Today, as Mr. Wetherall counted the dinner money, Robert wondered if he would start their day with multiplication or spellings or reading or drama or art or singing or nature study or . . . well, there was no way of telling, really. Mr. Wetherall hadn’t made up his mind yet himself maybe.

    “Right. The Romans,” announced Mr. Wetherall. He stood up and walked around to sit on the top of his desk. He put his feet up on the table in front, placed his left elbow on his left knee, and propped his head up with his hand.

    With everyone else, Robert relaxed and settled back in his seat.

    “Robert Bell, c’mon straight up here!” Mr. Wetherall beckoned to Robert with his right hand.

    Robert jumped. What? This wasn’t supposed to happen! What had he done? Mr. Wetherall repeated himself: “Robert Bell, c’mon straight up here!”

    Everyone turned and looked at him. Robert was sitting near the back of the classroom, on the wall side of a double desk, which he shared with Harry Gilmore.

    He stood up. Harry had to stand up, too, as it was one long seat which folded back. As Robert edged out in front of Harry, he whispered: “Is this about the football?” Harry shrugged.

    Robert had borrowed Harry’s football the day before because Harry had been kept in to finish some work. Harry said he was going to tell Mr. Wetherall that Robert had taken the ball without asking. Harry said Mr. Wetherall would take a ruler and crack Robert’s fingers with it.

    Robert had protested to Harry. “When I asked you, I heard you say ‘Oh, aye.’ You were copying from the blackboard and you said, ‘Oh, aye’ – that means ‘yes’, doesn’t it?”

    Harry had said, “Oh, aye, surely, but are you sure I said it?”

    “Yes! Oh, aye! I am, surely!” Robert had been flustered and confused. He had never had this sort of trouble with Gobstopper, in London.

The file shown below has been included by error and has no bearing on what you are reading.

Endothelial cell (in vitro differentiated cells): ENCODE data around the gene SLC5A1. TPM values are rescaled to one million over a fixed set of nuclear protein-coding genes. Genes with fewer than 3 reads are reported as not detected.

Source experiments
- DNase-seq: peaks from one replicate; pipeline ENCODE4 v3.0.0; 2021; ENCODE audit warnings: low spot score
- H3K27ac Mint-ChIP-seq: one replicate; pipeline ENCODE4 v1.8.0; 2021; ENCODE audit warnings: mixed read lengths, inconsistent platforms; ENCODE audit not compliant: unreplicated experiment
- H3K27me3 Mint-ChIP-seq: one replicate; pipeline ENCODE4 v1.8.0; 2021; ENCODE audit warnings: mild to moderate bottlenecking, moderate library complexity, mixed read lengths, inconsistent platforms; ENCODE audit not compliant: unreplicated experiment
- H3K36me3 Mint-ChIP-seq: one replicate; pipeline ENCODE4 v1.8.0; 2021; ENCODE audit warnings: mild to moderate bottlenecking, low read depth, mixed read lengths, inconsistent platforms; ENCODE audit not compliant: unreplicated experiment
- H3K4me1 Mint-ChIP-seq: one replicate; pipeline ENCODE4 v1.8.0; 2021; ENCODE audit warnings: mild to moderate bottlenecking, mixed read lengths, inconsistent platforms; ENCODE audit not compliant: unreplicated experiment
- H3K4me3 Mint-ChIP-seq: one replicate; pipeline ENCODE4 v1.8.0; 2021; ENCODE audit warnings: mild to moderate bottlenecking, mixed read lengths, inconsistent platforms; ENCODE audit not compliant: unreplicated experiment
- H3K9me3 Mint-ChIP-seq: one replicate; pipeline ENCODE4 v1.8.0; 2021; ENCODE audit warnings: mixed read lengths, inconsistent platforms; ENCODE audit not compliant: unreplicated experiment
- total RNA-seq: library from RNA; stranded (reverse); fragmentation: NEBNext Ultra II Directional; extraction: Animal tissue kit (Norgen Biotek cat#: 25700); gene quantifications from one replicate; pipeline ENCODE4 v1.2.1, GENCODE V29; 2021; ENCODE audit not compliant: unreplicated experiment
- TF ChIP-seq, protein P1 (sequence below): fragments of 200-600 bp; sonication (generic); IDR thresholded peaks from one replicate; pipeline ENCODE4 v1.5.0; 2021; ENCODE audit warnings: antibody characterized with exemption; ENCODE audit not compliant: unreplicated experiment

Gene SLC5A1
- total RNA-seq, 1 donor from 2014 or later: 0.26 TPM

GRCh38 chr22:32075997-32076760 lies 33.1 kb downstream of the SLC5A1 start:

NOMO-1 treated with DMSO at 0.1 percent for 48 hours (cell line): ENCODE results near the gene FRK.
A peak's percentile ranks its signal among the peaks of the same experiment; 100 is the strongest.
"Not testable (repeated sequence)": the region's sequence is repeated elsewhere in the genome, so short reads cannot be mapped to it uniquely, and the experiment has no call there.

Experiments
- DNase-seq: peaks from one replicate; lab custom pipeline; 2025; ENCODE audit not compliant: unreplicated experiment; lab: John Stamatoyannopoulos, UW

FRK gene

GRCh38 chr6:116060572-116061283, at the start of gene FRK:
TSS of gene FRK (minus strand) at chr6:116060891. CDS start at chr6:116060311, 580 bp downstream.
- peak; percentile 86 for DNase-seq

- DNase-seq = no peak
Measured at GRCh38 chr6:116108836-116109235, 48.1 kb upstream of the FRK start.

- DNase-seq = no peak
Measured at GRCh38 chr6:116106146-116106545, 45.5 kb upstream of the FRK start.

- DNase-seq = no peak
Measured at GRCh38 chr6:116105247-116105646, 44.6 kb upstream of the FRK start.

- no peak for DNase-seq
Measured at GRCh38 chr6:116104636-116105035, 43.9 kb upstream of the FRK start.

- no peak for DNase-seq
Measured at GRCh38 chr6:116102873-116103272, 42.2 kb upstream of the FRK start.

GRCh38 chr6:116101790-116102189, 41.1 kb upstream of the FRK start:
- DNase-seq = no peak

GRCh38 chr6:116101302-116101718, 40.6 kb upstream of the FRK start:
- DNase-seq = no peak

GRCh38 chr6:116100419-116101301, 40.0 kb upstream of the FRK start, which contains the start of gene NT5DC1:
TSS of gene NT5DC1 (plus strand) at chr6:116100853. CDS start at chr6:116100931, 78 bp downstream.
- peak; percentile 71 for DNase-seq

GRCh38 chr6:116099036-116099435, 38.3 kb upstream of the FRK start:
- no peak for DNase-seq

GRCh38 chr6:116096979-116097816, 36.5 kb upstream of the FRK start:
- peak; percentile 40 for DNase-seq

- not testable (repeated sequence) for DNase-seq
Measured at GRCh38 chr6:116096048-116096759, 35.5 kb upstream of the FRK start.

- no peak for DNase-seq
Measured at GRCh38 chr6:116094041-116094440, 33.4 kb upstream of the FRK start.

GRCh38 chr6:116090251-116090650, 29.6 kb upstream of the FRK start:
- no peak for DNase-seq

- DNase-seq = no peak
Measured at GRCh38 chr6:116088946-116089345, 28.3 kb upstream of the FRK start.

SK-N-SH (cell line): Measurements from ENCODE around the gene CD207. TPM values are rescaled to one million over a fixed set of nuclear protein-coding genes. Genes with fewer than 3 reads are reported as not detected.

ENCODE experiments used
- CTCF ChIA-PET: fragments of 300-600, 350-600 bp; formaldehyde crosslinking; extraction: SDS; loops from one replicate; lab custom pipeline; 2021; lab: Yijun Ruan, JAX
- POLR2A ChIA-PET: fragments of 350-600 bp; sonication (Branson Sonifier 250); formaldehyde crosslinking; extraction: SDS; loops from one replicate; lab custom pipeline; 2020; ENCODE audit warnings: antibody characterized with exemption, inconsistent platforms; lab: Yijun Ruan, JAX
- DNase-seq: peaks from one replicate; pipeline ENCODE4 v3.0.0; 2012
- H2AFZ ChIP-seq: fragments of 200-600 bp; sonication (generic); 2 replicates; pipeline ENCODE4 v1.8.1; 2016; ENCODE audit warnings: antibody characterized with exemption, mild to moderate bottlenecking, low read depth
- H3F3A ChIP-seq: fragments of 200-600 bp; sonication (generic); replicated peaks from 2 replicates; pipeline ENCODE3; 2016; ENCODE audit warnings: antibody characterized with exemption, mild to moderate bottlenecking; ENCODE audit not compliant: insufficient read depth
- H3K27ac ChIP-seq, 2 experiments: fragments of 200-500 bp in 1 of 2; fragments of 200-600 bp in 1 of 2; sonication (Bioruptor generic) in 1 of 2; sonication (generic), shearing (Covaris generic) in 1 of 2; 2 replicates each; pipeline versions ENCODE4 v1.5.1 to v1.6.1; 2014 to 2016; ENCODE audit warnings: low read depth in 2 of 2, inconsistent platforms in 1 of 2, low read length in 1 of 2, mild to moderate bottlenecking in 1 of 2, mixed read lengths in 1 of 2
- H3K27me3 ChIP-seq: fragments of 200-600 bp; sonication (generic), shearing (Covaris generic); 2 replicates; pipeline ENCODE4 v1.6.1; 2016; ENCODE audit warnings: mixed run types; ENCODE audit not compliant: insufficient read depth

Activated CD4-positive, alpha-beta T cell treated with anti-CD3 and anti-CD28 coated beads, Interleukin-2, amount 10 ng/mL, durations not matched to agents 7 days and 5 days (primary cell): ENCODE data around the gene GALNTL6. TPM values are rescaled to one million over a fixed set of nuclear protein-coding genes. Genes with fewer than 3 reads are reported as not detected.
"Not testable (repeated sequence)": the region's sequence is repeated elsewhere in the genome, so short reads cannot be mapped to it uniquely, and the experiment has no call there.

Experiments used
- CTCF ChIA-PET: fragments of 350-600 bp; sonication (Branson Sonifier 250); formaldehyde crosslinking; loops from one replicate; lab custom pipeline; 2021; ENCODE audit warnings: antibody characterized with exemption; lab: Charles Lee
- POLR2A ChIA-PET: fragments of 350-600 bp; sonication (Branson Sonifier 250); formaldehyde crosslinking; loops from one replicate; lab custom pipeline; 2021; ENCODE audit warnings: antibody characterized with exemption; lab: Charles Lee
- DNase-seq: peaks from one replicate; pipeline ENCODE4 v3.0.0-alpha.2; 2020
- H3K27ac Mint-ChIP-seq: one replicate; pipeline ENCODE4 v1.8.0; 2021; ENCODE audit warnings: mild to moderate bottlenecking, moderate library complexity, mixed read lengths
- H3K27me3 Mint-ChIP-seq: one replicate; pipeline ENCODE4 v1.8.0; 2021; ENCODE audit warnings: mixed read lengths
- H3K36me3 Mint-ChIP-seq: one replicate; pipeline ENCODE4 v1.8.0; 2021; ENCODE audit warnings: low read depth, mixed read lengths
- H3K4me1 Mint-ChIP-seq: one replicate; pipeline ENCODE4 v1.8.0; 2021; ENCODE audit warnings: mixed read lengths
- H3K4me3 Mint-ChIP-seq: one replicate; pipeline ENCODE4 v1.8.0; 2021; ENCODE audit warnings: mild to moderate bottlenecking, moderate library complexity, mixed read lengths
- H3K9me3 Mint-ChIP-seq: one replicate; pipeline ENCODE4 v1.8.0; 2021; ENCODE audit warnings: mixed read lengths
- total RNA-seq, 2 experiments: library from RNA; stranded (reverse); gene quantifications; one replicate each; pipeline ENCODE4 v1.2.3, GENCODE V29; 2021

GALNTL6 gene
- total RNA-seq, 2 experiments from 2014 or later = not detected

He squeezed forwards around the square table where four children had their seats. One of them was Malcolm Donovan. Robert had swapped his ‘sixer’ conker recently for Malcolm’s blue solid plastic spaceman. It was the only one he hadn’t collected yet from cornflakes packets. Now, his mind racing, Robert guessed that the conker had broken and Malcolm had told Mr. Wetherall about the swap, to get the spaceman back.

    As he negotiated his way around the table, Robert slid his hand from his pocket and placed the spaceman in front of Malcolm. “Here,” he breathed.

    He squeezed between a single desk and a hexagonal table, where three girls were sitting. He bent down to Lizzy Morland.

    “I’m sorry about your pencils,” he whispered.

    He had pushed her while running through the main doors that morning. She had dropped her pencil case. It had opened and the pencils had rolled everywhere. Some had been broken.

    Robert arrived at the table on which Mr. Wetherall had his feet. The whole class was so quiet he could hear a tap dripping into the corner sink, where they all washed their hands before lunch. He decided to come clean.

    “You see, sir, I was sure he said ‘aye’ and it was a champion conker and I helped her to pick them all up.”

    Mr. Wetherall stared down at him for a moment. “What? Oh, right. Good enough. Now, I asked you to c’mon straight up here. You didn’t.”